2 Ways Homophobes Will Cope with Post-Obergefell America

Published: Good Men Project (June 30, 2015), Salon (July 4, 2015), Interview on LeGrande Green (August 4, 2015)

SCOTUS’ decision transformed the country, but don’t expect its opponents to go quietly into that good night

For the sake of argument, let’s take it as self-evident that Obergefell v. Hodges—the Supreme Court case that declared it unconstitutional for states to ban same-sex marriages—will forever change how this country talks about gay rights.

There are obvious comparisons between this ruling and Brown v. Board of Educationthe Supreme Court case that deemed segregation to be unconstitutional. Within a few years of the highest bench in the land requiring all states to integrate, it became socially unacceptable to openly advocate a return to segregation. Hence when George Wallace, one of the most famous segregationists of the era, decided to run for president in 1968, he tapped into racial prejudices through proxy issues, a sort of “code,” that included racialized references to issues ranging from crime to welfare policy (Wallace won almost 13.5% of the popular vote and 46 electoral votes, both extraordinarily high for a third-party candidate).

In this respect, it seems that homophobia in the post-Obergefell era will go the same way as racism did in the post-Brown period. This will mean the following:

1. You are going to see symbolic acts of defiance from the dying fragments of the anti-gay marriage movement.

Remember George Wallace? There is a reason he was one of the most famous segregationists of the 1960s. When President Kennedy sent the National Guard to desegregate the University of Alabama in 1963, Wallace (who was then governor of the state) stood in front of the schoolhouse doors in protest. We’re already seeing signs of similar grandstanding now, such as Texas Attorney General Ken Paxton announcing that he would defy the Supreme Court and allow state workers to deny same-sex marriage licenses or four Tennessee counties still refusing to give marriage licenses to gay couples. Indeed, despite being targeted by boycotts and outrage for passing a bill allowing businesses to discriminate against gay customers, the Government of Indiana is still planning on implementing its so-called “religious objection” law.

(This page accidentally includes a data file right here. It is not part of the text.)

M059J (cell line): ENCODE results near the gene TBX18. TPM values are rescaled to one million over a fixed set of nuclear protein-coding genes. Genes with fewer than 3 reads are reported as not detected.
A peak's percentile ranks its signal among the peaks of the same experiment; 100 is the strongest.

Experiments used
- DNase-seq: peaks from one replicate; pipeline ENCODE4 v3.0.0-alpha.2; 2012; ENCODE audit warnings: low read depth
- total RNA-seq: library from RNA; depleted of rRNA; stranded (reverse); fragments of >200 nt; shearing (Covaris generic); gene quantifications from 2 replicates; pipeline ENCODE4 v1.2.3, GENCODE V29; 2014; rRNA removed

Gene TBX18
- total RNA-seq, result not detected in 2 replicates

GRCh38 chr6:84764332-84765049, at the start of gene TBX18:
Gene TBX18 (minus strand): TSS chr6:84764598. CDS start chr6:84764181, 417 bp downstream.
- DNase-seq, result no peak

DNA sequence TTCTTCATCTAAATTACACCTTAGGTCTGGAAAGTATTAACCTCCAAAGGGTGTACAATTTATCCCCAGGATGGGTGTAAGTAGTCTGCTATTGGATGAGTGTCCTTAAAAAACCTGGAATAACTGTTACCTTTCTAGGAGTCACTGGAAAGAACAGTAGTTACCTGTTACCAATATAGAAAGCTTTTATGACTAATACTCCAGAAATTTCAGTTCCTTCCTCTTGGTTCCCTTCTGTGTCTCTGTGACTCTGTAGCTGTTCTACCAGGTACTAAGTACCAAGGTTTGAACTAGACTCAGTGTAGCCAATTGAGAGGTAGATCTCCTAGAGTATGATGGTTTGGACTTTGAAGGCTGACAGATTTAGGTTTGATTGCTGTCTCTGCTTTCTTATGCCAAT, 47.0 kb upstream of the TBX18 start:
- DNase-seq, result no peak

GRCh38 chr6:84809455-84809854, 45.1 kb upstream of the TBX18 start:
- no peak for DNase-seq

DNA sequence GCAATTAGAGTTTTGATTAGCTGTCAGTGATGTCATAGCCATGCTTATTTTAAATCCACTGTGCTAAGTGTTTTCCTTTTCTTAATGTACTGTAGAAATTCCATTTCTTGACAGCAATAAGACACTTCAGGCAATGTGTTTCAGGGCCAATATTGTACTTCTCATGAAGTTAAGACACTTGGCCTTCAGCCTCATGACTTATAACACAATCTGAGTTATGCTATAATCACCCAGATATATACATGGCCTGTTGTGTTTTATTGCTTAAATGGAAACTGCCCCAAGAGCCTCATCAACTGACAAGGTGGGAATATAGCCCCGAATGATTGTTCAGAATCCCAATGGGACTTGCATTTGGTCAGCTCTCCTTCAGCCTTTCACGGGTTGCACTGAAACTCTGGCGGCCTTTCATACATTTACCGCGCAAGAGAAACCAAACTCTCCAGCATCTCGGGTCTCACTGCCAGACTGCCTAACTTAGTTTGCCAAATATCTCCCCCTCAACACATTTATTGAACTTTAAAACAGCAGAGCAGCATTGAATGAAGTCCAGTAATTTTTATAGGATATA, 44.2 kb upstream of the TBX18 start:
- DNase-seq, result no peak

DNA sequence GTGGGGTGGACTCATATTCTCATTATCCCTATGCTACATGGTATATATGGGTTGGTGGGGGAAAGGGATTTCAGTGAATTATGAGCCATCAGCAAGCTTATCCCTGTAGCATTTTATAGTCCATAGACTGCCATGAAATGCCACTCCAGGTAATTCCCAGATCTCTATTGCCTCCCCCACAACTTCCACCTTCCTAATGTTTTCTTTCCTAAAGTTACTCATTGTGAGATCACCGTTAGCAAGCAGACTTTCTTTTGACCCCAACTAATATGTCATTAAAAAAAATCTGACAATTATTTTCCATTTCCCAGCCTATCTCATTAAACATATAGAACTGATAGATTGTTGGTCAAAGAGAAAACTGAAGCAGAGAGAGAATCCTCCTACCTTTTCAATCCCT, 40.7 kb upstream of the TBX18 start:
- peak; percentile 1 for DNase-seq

In addition …

2. More than ever, anti-LGBT activists are going to paint themselves as the victims.

Courtesy of an editorial by Frederick M. Hess of the conservative magazine, The National Review:

The Chronicle of Higher Education reports that gay-rights advocates believe the decision will ‘help them move on to other issues, such as access to higher education and mental-health concerns for young LGBTQ students of color and transgender students of color.’

To people who don’t possess prejudices against racial minorities and/or the LGBTQ community, this may seem like an innocuous statement, but to Hess it is a harbinger of an impending movement toward mass gay indoctrination. By depicting innocent policies as inherently sinister (such as having schools feature nontraditional families in various contexts), he argues that Obergefell v. Hodges will put America on a slippery slope, one in which militant political correctness will terrorize social conservatives and indoctrinate children in our schools. Of course, in terms of concrete policies, the only thing Hess advocates is not requiring schools to teach tolerance toward LGBT students and their families, but by rewriting the gay rights narrative into one in which “Americans who are unwilling to assent to the new orthodoxy … will risk being labeled as bigots and treated as such by governments, employers, and schools” (a quote he cited from Justice Samuel Alito’s dissent), he has made suffering stigma for holding intolerant views seem like a form of oppression.

If you find this discouraging, remember: Just as open proponents of segregation eventually became a fringe element in American society, so too are opponents of marriage equality eventually going to fade into political irrelevance. Until that happens, though, this is the show we can expect.